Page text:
It is a well-established legal principle that if a veterinary surgeon is negligent, and their negligence causes a loss to their client, then they are likely to be liable to compensate that client. A common example of this is if a vet misses an issue during a pre-purchase inspection.
It is sometimes the case that the seller of a horse will obtain a vet report before marketing a horse sale, and will share that report with prospective buyers. If the vet who conducted the inspection for the seller has missed an issue, it is less clear whether the buyer would have a right to claim compensation against the vet.
A successful claim in negligence requires there to be a “duty of care” between the two parties. A vet will always owe a duty of care to their client, but may not owe one to a third party (in this case, the prospective buyer).
The Court of Appeal recently gave judgment in a case concerning a professional’s duty to a third party, who is not their client. In this case, a barrister had given advice to promoters of a series of tax-avoidance schemes, which were sold via financial advisors to wealthy investors. The schemes failed, and the investors sought to sue the barrister in relation to the advice which he had given to the promotors of the scheme, but which had been made available to potential investors.
The Court of Appeal decided that there was no duty of care owed by the barrister to the investors, and their claims were dismissed. The Court affirmed that for a professional to owe a duty of care to a recipient of their advice who is not their client, it must have been both reasonable for the recipient to rely on the advice and reasonably foreseeable to the professional that the recipient would do so.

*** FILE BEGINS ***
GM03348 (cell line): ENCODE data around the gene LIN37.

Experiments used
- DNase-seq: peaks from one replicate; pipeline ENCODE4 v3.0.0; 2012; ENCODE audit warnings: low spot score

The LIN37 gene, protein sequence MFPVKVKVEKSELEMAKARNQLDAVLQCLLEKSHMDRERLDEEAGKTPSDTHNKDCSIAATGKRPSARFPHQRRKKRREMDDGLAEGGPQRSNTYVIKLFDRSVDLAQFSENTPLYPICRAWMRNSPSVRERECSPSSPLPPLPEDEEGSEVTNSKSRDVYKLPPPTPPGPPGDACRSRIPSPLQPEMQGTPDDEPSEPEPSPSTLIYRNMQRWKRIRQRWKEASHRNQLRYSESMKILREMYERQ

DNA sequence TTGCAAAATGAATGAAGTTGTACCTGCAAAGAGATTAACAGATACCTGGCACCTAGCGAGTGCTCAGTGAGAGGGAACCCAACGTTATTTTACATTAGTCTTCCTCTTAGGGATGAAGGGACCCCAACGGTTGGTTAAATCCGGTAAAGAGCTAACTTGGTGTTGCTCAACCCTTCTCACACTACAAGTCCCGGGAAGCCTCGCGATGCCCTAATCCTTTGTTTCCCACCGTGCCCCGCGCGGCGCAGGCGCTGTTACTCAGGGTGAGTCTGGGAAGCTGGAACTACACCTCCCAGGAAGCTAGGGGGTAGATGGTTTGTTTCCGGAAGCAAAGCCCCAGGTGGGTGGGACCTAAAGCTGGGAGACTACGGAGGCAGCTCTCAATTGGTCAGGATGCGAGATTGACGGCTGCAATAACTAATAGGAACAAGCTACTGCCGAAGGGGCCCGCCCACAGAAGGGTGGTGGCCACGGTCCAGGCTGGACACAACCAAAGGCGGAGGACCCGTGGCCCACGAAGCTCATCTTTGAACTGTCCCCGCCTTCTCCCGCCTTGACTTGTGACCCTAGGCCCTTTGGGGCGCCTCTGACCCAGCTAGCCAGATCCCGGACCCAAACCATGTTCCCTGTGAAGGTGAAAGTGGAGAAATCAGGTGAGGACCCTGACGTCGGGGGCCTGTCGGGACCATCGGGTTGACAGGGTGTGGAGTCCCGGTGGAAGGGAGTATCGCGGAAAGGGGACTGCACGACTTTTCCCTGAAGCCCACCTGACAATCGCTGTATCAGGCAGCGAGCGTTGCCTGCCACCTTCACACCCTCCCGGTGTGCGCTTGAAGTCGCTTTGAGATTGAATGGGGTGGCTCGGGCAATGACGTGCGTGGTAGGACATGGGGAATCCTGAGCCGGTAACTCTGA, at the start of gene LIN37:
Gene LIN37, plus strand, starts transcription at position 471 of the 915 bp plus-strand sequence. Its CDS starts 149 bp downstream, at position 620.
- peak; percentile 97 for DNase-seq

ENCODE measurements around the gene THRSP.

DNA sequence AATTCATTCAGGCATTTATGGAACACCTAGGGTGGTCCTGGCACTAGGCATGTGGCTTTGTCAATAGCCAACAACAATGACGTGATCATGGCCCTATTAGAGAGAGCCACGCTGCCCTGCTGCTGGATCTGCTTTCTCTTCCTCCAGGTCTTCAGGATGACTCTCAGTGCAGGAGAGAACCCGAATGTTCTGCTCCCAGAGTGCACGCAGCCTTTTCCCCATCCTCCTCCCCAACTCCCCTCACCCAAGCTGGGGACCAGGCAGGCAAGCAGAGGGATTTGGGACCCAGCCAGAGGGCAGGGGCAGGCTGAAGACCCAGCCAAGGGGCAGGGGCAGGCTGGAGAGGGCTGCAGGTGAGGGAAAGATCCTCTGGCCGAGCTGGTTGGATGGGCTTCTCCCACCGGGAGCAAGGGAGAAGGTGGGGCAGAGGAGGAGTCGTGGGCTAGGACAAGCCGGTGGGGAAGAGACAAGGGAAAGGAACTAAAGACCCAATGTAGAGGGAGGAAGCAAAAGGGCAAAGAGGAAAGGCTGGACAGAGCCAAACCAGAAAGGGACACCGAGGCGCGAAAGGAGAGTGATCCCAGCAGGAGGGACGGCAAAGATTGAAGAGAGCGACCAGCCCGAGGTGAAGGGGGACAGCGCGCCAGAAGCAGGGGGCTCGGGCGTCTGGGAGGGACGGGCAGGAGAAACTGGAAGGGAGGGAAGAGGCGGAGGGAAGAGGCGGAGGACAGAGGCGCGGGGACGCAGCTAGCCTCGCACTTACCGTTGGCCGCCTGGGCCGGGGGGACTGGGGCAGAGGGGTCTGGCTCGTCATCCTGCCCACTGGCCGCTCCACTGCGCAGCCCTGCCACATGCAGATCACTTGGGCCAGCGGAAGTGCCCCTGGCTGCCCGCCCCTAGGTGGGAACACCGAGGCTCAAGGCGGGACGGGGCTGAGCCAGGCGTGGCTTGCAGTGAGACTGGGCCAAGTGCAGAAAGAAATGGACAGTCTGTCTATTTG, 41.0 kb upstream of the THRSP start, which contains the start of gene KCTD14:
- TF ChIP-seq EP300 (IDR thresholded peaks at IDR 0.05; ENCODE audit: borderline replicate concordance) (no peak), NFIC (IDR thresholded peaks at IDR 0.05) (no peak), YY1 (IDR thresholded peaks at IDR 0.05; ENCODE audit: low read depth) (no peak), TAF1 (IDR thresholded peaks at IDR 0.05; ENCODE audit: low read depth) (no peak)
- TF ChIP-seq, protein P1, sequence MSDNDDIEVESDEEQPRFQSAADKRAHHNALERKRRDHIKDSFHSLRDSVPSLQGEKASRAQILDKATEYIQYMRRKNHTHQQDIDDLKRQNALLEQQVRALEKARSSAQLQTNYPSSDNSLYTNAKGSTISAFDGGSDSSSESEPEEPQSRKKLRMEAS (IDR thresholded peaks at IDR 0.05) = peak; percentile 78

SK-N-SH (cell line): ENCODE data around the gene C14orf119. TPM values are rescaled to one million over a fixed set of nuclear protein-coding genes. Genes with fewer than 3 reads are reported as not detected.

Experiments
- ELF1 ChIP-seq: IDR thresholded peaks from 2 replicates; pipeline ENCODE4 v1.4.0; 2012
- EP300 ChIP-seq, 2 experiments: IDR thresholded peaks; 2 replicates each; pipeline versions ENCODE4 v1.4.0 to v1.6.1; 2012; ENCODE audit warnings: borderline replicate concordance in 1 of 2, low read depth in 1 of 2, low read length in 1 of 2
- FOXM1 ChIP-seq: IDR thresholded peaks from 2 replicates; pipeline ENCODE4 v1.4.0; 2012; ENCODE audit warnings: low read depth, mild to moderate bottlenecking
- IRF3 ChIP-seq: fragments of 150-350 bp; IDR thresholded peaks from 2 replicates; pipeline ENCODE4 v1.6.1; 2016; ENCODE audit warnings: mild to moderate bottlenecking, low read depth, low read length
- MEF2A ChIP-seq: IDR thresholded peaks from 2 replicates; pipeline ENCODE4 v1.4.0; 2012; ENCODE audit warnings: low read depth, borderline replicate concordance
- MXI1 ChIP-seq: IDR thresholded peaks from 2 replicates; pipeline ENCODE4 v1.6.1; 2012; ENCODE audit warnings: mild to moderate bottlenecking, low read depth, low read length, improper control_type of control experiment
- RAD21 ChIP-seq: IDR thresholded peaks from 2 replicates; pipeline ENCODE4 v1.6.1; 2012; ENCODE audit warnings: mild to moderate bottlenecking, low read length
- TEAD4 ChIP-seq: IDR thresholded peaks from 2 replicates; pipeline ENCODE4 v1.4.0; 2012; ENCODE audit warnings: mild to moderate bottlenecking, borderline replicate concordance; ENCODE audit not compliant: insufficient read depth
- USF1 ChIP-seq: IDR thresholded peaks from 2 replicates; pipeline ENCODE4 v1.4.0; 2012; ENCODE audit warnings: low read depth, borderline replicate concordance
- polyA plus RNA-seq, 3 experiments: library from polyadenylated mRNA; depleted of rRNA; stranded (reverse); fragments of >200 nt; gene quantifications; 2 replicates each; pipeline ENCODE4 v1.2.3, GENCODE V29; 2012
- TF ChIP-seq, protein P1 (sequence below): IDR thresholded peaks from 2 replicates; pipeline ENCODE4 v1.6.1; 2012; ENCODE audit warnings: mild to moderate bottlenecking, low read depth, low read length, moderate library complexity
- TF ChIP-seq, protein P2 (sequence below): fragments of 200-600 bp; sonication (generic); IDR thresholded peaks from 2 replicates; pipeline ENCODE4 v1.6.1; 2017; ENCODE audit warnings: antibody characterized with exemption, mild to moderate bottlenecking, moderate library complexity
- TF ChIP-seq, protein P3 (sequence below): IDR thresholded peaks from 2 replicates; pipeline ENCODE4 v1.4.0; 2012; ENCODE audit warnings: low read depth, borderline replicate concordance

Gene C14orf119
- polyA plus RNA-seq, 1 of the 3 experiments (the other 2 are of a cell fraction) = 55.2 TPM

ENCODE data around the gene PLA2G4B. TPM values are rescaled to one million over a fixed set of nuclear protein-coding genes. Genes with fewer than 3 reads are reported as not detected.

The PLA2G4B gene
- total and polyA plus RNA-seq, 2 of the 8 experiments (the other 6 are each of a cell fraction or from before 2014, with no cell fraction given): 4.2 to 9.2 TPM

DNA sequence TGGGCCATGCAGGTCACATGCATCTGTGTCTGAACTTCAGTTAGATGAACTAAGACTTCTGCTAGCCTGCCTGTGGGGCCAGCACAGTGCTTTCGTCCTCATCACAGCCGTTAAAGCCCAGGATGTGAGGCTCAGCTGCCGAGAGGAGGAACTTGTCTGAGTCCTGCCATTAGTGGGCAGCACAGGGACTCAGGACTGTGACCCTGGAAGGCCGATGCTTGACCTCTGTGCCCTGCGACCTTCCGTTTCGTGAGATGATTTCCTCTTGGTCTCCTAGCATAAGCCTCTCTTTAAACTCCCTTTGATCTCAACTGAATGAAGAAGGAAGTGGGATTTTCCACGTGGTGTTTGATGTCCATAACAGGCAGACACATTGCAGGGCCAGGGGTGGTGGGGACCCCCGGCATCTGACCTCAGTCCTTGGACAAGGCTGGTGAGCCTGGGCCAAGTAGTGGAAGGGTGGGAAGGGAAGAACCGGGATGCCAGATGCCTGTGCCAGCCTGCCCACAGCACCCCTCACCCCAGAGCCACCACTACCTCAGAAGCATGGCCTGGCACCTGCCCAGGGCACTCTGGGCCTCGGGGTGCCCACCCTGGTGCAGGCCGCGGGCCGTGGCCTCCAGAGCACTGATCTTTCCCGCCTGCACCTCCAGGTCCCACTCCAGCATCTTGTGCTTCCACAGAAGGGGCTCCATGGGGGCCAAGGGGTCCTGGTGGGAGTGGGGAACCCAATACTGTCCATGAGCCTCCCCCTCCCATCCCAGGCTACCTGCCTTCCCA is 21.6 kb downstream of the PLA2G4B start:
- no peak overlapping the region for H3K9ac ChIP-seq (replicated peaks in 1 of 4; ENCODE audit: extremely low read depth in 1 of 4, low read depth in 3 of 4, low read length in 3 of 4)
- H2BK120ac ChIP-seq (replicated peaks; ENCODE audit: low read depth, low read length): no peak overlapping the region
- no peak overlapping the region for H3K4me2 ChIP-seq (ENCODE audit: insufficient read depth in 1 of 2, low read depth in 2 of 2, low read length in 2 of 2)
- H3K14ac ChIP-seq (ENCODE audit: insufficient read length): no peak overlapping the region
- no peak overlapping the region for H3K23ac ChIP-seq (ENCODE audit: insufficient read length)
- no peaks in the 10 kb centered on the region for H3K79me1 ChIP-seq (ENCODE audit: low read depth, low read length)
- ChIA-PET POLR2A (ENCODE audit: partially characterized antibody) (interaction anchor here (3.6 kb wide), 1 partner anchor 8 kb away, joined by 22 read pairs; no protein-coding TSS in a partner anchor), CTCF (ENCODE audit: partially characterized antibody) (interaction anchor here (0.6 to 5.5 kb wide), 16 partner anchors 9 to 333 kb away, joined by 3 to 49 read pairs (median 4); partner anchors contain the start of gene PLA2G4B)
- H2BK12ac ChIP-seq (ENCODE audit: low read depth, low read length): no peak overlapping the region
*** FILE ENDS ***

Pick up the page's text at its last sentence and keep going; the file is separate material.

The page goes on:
Therefore, the question of whether vet could be liable to a prospective buyer for advice given to a seller of a horse in respect of a pre purchase report is likely to be highly fact sensitive and a key issue will be whether the vet knew that the seller intended to share their report with potential buyers. However, the judgment referred to above suggests that the Court is reluctant to impose a duty of care on a professional to somebody who is not their client. In light of this, it is prudent for buyers of horses to instruct their own veterinary inspection, where possible.
Take a look at the Horse & Hound coverage of this issue at Buying horses: why you can’t legally rely on a seller’s vetting – Horse & Hound (horseandhound.co.uk)